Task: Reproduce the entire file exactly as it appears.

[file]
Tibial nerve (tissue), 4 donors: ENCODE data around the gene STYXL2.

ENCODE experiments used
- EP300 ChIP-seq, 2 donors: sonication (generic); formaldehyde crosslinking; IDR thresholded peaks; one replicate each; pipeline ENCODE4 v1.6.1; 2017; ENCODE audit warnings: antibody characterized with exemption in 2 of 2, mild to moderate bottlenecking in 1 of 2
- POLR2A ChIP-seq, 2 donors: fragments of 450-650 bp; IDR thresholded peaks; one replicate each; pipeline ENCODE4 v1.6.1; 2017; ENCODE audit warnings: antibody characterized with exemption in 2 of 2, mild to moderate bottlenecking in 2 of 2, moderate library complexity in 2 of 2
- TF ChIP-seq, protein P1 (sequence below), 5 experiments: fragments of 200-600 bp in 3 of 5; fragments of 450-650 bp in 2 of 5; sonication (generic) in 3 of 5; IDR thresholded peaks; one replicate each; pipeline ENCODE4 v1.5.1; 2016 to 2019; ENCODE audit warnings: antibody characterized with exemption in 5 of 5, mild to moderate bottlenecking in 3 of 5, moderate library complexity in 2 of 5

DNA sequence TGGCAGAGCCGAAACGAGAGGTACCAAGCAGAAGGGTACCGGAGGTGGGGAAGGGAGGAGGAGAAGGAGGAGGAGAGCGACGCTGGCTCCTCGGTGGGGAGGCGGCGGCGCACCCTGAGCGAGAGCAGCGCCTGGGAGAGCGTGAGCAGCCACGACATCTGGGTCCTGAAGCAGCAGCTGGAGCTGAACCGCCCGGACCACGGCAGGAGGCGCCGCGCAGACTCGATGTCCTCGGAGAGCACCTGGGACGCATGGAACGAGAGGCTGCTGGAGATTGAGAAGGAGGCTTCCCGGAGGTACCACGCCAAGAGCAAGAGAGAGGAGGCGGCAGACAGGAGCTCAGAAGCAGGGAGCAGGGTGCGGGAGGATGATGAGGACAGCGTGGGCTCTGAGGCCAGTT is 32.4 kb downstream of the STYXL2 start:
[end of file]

Tibial nerve (tissue), 4 donors: ENCODE data around the gene STYXL2.

ENCODE experiments used
- EP300 ChIP-seq, 2 donors: sonication (generic); formaldehyde crosslinking; IDR thresholded peaks; one replicate each; pipeline ENCODE4 v1.6.1; 2017; ENCODE audit warnings: antibody characterized with exemption in 2 of 2, mild to moderate bottlenecking in 1 of 2
- POLR2A ChIP-seq, 2 donors: fragments of 450-650 bp; IDR thresholded peaks; one replicate each; pipeline ENCODE4 v1.6.1; 2017; ENCODE audit warnings: antibody characterized with exemption in 2 of 2, mild to moderate bottlenecking in 2 of 2, moderate library complexity in 2 of 2
- TF ChIP-seq, protein P1 (sequence below), 5 experiments: fragments of 200-600 bp in 3 of 5; fragments of 450-650 bp in 2 of 5; sonication (generic) in 3 of 5; IDR thresholded peaks; one replicate each; pipeline ENCODE4 v1.5.1; 2016 to 2019; ENCODE audit warnings: antibody characterized with exemption in 5 of 5, mild to moderate bottlenecking in 3 of 5, moderate library complexity in 2 of 5

DNA sequence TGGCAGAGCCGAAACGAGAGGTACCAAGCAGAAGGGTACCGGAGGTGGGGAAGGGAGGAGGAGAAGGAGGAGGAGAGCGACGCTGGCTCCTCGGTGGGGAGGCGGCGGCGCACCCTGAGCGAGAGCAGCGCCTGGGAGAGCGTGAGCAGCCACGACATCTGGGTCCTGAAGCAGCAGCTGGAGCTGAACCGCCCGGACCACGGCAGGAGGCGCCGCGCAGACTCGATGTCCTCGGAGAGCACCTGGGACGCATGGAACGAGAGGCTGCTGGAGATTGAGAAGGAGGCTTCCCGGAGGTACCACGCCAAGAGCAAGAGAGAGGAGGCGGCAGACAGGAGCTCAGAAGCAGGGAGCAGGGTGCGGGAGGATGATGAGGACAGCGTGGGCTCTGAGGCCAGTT is 32.4 kb downstream of the STYXL2 start: